Thriller based on a true story, starring Sean Penn and Naomi Watts
The CIA leak that effectively ended CIA operative Valerie Plame’s career, and the subsequent fallout that revealed a line of corruption leading all the way from Republican low-lives Karl Rove and 'Scooter' Libby to the Whitehouse, hardly has the raw tragedy of our own Kelly affair, but it’s still a fascinating modern morality tale and in director Doug Liman’s hands makes for a serviceable political thriller.
The film begins in 2002 when Plame (played with a bloodless austerity by Naomi Watts) is involved in garnering evidence about Iraq’s alleged uranium enrichment programme and weapons of mass destruction (of which there was no evidence). Unable to give Bush Jr’s neo-cons the information they want to hear and resolutely standing in the way of them fabricating their own, she soon finds herself outed as a CIA agent and so the process of vindication starts. Leading the counter charge is Plame’s dogmatic, slightly unhinged ex-Democrat senator husband Joe Wilson, played with a righteous menace by Sean Penn.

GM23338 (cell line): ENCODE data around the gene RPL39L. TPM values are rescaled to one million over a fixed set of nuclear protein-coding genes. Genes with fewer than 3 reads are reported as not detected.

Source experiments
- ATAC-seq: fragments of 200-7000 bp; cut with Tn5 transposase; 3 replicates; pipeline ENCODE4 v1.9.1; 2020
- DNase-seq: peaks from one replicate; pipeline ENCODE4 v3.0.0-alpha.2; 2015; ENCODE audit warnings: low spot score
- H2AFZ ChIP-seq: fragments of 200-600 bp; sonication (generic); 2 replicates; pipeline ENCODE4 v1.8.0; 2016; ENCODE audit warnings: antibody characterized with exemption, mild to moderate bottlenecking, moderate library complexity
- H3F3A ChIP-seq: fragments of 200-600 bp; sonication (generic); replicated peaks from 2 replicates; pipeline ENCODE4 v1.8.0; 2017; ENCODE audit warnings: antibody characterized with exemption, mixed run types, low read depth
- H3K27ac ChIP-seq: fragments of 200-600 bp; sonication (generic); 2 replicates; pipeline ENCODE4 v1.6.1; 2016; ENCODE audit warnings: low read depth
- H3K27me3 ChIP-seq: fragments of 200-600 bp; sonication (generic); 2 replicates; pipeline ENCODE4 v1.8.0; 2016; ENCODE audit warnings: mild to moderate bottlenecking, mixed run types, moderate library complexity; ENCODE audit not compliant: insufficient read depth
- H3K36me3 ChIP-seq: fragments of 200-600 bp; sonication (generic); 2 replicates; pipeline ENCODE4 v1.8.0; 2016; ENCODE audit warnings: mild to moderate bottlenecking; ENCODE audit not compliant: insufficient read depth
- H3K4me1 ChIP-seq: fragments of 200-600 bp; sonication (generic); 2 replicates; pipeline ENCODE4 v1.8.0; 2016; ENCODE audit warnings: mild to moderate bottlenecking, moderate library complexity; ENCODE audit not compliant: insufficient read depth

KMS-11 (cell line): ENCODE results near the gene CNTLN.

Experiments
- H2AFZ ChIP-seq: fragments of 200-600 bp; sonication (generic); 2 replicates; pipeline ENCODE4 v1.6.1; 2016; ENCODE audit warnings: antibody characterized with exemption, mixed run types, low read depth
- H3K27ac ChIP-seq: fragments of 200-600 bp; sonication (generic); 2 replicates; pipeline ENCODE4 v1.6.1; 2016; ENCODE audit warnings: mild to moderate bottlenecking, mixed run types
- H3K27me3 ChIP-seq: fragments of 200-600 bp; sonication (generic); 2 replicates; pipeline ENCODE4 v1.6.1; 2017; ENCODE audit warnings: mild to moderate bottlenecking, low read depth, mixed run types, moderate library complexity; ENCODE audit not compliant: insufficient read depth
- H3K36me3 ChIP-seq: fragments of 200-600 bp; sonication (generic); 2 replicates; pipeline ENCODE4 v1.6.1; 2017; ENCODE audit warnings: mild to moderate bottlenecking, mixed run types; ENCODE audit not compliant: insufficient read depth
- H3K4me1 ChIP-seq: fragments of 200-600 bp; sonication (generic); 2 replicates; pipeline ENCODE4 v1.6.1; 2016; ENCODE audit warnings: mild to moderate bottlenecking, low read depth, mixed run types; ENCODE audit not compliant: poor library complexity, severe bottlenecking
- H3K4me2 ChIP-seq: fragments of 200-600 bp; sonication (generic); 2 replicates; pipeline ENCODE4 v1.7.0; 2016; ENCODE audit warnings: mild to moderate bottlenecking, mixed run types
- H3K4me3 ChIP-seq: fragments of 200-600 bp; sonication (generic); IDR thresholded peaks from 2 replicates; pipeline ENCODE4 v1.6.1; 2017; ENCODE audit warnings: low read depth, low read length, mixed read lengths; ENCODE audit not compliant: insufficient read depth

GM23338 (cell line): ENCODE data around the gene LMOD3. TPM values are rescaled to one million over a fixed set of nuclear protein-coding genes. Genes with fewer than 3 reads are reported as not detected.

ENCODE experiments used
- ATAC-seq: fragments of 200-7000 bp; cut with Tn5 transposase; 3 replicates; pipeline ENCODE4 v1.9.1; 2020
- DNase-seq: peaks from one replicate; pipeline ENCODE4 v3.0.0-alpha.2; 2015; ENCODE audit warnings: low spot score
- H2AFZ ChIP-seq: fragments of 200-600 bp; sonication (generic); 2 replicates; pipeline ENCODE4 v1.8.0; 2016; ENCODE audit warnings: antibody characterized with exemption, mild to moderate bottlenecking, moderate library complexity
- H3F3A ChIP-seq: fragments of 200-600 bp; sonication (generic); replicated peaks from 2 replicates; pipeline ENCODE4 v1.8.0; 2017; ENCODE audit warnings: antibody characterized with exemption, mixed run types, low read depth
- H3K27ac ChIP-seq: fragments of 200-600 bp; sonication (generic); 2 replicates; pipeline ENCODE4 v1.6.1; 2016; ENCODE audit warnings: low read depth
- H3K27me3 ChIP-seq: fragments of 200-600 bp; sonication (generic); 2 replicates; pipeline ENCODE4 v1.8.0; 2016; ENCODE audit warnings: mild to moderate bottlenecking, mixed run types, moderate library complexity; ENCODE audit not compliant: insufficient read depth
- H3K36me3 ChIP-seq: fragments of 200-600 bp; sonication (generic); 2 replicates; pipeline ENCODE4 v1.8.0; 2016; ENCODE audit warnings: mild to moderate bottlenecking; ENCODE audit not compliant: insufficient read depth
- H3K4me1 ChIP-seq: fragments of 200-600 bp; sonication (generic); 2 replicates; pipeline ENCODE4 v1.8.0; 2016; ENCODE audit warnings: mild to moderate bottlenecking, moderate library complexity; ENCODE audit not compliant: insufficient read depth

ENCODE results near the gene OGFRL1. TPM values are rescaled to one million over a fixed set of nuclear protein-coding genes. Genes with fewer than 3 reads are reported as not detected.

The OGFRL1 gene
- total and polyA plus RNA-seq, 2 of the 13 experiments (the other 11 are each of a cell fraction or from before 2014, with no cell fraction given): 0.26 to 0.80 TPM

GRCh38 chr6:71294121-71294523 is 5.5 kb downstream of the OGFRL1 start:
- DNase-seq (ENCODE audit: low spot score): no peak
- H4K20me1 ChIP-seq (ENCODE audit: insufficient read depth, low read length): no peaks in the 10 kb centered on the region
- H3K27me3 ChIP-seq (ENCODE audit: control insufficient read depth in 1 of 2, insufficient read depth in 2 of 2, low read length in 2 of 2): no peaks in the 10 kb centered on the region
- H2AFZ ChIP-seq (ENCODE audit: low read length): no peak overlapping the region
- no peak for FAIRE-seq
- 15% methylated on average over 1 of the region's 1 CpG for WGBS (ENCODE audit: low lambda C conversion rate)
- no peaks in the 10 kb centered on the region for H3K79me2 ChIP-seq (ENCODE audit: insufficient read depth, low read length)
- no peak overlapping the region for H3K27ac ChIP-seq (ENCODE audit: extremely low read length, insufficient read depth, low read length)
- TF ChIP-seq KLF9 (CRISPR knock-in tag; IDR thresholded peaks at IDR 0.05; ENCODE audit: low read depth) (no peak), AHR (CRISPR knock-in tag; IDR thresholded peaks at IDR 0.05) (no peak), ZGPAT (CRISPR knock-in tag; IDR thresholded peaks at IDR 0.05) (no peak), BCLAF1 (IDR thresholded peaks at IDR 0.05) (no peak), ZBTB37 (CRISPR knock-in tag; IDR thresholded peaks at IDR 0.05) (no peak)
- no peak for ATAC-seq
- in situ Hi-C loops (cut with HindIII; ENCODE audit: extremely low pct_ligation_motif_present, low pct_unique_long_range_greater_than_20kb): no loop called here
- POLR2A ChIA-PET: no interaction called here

Tautly if clinically directed by Doug Liman (The Bourne Identity, Mr & Mrs Smith) and well performed by all concerned, Fair Game is slightly derailed by Jez and John Butterworth’s tonally schizophrenic screenplay, which lurches from slick secret service speak to big emotive speeches that underline just how far Penn’s Wilson will go for the woman and children he loves.
General release from Friday 11 March.